It’s the bottom of the eighth inning. Men are on first and third base, there’s one out and your team is down by one run. The opposing team has one of the best ground-ball pitchers on the hill, and the infield is playing back and is looking for a double play. All you need is a fly ball to tie the game and significantly swing your chances of winning.
So who do you want at the plate?
It’s likely that the opposing manager will either bring in a ground-ball specialist or just tell the pitcher to stay away from pitches that could be hit in the air to the outfield. Knowing who you’d want to hit requires an understanding of what pitches are the most likely to induce a ground ball — and what hitters manage to hit fly balls against those pitches most often.
Josh Weinstock examined the characteristics of ground-ball pitches in 2011. Generally speaking, ground balls are heavily dependent on their vertical location and vertical break. In terms of vertical location, ground-ball rates increase the lower the pitch is thrown. Pitches lower than two feet above the plate induce ground balls at a rate more than 50%. Josh also found that the more sink a pitch has, the more likely it induces a ground ball. But there was a whole bunch of overlap between sink and vertical location.
I determined what pitches to categorize as ground-ball-likely by comparing the fly-ball to ground-ball (FB/GB) ratios of pitches that where lower than two feet and had vertical break (pfx_z in the PITCHf/x database) between 0 and 2.5 (since Josh showed ground-ball rates cresting around 60% in that range) to those pitches that did not (2008 to 2012). Similarly, I compared pitches that were lower than two feet from the plate and those that were higher, without regard for sink.
|pz<2 AND pfx_z 0-2.5||20,880||61%||22%||18%||17%||4%||0.30||0.37||0.28|
|Non-pz<2 AND pfx_z 0-2.5||635,513||44%||46%||29%||19%||8%||0.66||0.84||0.56|
The chart above includes traditional ground-ball, fly-ball and line-drive percentages, but it also includes pop up percent (PU%). Additionally, I wanted to isolate “true” fly-ball rate from pop ups, so FB(noPU)% is simply the number of non-pop up fly balls, divided by all balls in play. Finally, I calculated the ratio of true fly balls to ground balls (FB(noPU)/GB) as well as the ratio of true fly balls to ground balls, plus pop ups (FB/(GB+PU)). The logic of FB/(GB+PU) is that I wanted to control for hitters who didn’t just hit fly balls but who also hit a large number of pop ups (since pop ups are the worst kind of ball a batter can hit in play).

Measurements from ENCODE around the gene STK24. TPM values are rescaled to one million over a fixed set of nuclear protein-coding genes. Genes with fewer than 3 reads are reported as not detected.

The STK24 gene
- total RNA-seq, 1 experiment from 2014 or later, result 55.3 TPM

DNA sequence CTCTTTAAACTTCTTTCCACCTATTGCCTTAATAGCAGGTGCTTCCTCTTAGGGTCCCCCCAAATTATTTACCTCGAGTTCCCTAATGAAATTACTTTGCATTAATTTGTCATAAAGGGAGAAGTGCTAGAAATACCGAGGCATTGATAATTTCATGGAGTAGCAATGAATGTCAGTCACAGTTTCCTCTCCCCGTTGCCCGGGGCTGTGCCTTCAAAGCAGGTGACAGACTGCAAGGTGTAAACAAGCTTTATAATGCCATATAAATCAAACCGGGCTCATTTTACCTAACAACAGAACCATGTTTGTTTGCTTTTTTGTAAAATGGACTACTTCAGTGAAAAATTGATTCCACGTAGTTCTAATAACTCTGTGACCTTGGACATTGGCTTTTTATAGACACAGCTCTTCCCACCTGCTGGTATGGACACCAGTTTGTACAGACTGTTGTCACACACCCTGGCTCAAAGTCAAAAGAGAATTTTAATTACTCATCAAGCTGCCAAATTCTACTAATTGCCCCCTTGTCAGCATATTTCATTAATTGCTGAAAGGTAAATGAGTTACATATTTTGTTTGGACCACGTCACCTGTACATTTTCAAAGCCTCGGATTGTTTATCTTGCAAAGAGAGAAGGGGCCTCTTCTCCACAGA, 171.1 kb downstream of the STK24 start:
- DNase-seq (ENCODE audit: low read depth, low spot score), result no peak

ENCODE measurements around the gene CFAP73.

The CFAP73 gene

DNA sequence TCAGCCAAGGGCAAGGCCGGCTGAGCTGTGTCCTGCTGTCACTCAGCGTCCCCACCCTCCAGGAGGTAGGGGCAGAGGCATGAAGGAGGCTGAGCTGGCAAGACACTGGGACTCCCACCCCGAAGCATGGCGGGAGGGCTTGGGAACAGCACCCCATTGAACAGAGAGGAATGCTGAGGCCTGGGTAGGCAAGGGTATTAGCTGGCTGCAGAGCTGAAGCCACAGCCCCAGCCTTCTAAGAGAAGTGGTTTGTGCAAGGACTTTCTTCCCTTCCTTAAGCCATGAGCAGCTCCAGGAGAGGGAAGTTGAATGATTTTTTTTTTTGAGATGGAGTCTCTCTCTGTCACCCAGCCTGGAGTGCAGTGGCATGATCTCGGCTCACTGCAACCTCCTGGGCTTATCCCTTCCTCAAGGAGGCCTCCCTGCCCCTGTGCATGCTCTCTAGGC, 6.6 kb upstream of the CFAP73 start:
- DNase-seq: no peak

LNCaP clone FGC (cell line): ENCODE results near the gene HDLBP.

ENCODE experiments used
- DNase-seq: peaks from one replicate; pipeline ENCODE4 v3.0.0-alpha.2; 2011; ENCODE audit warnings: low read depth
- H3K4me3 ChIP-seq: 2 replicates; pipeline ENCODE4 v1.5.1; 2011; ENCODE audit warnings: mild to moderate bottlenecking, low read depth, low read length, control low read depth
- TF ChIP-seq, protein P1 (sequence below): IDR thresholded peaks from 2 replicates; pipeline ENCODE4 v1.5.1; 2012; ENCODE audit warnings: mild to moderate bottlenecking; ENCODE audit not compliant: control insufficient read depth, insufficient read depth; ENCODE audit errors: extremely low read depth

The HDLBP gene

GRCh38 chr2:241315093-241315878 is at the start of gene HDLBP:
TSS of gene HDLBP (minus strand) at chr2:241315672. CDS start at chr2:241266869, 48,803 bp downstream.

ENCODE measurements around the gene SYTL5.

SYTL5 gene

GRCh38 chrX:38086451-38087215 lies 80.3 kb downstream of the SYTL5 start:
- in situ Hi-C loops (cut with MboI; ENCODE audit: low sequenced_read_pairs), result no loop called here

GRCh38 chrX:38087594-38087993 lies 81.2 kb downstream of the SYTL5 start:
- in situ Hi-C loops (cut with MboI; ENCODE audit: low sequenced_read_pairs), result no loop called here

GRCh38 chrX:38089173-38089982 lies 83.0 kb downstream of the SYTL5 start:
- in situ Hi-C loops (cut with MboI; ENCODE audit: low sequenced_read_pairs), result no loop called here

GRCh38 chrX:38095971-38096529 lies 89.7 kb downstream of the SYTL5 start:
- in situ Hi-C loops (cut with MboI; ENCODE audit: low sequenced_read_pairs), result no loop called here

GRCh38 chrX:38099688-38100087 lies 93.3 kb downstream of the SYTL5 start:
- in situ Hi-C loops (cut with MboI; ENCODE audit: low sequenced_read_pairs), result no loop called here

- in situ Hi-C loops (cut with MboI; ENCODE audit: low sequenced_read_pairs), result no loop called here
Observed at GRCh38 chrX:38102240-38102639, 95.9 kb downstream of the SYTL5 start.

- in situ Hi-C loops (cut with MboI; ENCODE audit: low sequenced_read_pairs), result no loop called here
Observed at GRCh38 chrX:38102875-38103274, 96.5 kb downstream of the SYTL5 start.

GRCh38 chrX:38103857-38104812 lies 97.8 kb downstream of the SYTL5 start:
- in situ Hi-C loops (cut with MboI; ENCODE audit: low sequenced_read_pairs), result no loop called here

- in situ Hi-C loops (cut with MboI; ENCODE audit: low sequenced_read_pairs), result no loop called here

As Josh’s work suggested, you don’t pick up much by including sink. Fly-ball percentages decrease by only two percentage points (20%, versus 18%). Additionally, the sample sizes are much larger without the sink (~150,000, versus ~21,000), so I’ll just stick with pitches lower than two feet.
Now, in these situations, opposing managers are likely to instruct pitchers to keep the ball down to try and induce a ground ball — or they can simply bring in a ground-ball specialist. In either case, a hitter is likely to see a higher percentage of ground-ball-likely pitches in these situations. Because of that, I calculated the batted-ball distributions for all hitters since 2008 for pitches less than two feet off the ground.
Here are the top-25 hitters, since 2008, at hitting fly balls on ground-ball pitches. This sorted by FB/(GB+PU), relative to league average:
Can’t beat Bengie Molina or Rod Barajas when it comes to increasing your odds of a fly ball. Molina and Barajas have been 131% and 109% better, respectively, than league average when it comes to the ratio of fly balls to ground balls or pop ups on ground-ball pitches. Hitters such as Alfonso Soriano, Justin Morneau, Colby Rasmus and Carlos Quentin have also been quite good at turning ground-ball pitches into non-pop-up fly balls since 2008.
Looking over the list, we do see a fair number of fly-ball-hitting power hitters. Does that mean that the ability to hit ground-ball pitches in the air is simply a function of being a fly-ball hitter?
Well, sort of.
I correlated a hitter’s FB% and FB(noPU)% for ground-ball pitches with their overall percentages and found correlations of .62 and .61, respectively. Those are decent correlations — and I mean that almost 40% of the variation can be explained simply by a hitters overall FB%. But there is still a large percentage left unexplained. It may be that what makes up the gap — as our own Bradley Woodrum has hypothesized — is a hitter’s swing-plane.
So there you have it. The (or, at least, an) answer to the question: Who do you want up with a chance to drive in the tying or go-ahead run from third with a fly-ball when there’s a risk of a double play and the opposing manager has his best ground-ball pitcher on the mound.
Bill leads Predictive Modeling and Data Science consulting at Gallup. In his free time, he writes for The Hardball Times, speaks about baseball research and analytics, has consulted for a Major League Baseball team, and has appeared on MLB Network's Clubhouse Confidential as well as several MLB-produced documentaries. He is also the creator of the baseballr package for the R programming language. Along with Jeff Zimmerman, he won the 2013 SABR Analytics Research Award for Contemporary Analysis. Follow him on Twitter @BillPetti.